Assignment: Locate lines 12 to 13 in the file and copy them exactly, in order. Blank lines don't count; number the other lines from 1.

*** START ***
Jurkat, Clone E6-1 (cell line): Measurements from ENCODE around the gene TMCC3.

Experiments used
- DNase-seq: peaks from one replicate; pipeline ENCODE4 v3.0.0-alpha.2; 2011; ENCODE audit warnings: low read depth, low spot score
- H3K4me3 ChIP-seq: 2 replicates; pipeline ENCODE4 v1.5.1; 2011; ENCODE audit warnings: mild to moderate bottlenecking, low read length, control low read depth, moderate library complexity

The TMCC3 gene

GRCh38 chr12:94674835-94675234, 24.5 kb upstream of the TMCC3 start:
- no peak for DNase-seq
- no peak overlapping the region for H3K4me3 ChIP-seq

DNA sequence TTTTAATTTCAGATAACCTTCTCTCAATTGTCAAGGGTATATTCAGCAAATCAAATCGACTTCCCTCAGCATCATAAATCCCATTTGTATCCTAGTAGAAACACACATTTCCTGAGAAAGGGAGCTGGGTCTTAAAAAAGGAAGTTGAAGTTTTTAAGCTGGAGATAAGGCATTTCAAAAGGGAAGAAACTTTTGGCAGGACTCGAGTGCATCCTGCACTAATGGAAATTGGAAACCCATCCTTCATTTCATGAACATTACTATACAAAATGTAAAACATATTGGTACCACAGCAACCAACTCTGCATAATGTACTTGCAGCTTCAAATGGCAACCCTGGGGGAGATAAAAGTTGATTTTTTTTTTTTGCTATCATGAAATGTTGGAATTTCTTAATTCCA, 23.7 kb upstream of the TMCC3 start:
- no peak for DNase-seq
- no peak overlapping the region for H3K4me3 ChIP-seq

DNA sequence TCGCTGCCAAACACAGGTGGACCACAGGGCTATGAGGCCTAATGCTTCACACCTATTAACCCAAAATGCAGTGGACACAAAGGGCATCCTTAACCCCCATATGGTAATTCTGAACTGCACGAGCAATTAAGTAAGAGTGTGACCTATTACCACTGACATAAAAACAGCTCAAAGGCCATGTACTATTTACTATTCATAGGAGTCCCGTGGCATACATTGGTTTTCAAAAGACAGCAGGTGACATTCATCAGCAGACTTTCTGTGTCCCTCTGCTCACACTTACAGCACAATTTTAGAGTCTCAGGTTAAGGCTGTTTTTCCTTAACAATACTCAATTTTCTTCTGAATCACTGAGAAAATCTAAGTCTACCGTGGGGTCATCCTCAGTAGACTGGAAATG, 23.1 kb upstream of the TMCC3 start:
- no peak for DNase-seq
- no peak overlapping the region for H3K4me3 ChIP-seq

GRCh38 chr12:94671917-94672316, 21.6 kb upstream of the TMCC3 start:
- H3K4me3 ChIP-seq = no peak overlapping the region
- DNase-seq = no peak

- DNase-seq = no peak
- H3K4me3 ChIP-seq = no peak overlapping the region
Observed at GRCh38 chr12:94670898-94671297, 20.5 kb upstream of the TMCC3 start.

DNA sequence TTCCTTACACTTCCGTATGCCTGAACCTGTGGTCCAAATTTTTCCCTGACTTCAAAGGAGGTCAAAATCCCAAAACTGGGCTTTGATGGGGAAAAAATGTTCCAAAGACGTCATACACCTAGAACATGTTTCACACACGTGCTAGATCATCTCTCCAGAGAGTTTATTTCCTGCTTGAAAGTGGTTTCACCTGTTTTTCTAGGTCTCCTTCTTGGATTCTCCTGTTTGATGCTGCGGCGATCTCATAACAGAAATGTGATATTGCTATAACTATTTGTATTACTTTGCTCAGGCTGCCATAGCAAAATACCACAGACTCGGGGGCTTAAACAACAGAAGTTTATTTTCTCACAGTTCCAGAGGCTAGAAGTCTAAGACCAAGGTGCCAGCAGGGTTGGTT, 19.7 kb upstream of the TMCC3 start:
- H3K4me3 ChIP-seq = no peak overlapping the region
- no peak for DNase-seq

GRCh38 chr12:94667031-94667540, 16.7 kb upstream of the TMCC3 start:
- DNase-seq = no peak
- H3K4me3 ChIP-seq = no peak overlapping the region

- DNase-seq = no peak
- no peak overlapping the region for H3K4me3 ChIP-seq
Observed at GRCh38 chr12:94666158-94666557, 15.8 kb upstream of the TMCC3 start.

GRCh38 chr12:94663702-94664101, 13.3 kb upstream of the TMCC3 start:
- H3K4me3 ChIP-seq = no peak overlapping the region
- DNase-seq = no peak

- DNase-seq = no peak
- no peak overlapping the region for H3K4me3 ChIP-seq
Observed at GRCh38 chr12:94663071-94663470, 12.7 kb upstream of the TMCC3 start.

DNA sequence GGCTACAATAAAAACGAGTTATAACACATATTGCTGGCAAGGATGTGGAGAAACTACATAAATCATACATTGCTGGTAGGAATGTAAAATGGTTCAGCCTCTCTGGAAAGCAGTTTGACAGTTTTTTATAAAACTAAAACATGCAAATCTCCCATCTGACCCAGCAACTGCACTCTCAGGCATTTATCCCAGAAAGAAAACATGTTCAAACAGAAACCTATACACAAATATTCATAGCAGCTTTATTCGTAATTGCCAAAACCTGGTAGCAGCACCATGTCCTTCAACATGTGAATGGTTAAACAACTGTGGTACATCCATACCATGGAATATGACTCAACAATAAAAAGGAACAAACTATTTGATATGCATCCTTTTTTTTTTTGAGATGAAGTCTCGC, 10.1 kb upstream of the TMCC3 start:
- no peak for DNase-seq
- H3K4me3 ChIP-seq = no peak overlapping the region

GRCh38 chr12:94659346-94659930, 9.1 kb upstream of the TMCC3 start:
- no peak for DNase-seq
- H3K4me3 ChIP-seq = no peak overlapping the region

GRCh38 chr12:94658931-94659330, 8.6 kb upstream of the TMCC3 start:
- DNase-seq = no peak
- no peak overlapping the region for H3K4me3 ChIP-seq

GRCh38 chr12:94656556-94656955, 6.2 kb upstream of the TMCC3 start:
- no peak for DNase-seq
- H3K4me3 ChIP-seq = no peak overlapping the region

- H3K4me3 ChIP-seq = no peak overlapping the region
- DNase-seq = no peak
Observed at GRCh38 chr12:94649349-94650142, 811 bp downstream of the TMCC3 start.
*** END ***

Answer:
DNA sequence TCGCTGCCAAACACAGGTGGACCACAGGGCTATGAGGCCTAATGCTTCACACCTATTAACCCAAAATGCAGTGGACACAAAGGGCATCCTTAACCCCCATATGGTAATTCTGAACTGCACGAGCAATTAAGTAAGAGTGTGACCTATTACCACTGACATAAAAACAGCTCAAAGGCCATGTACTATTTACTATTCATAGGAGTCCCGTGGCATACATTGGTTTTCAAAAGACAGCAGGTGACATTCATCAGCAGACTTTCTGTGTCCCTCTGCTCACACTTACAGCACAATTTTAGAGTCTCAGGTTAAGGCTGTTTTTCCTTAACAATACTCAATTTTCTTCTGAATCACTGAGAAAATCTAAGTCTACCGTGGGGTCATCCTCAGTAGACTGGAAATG, 23.1 kb upstream of the TMCC3 start:
- no peak for DNase-seq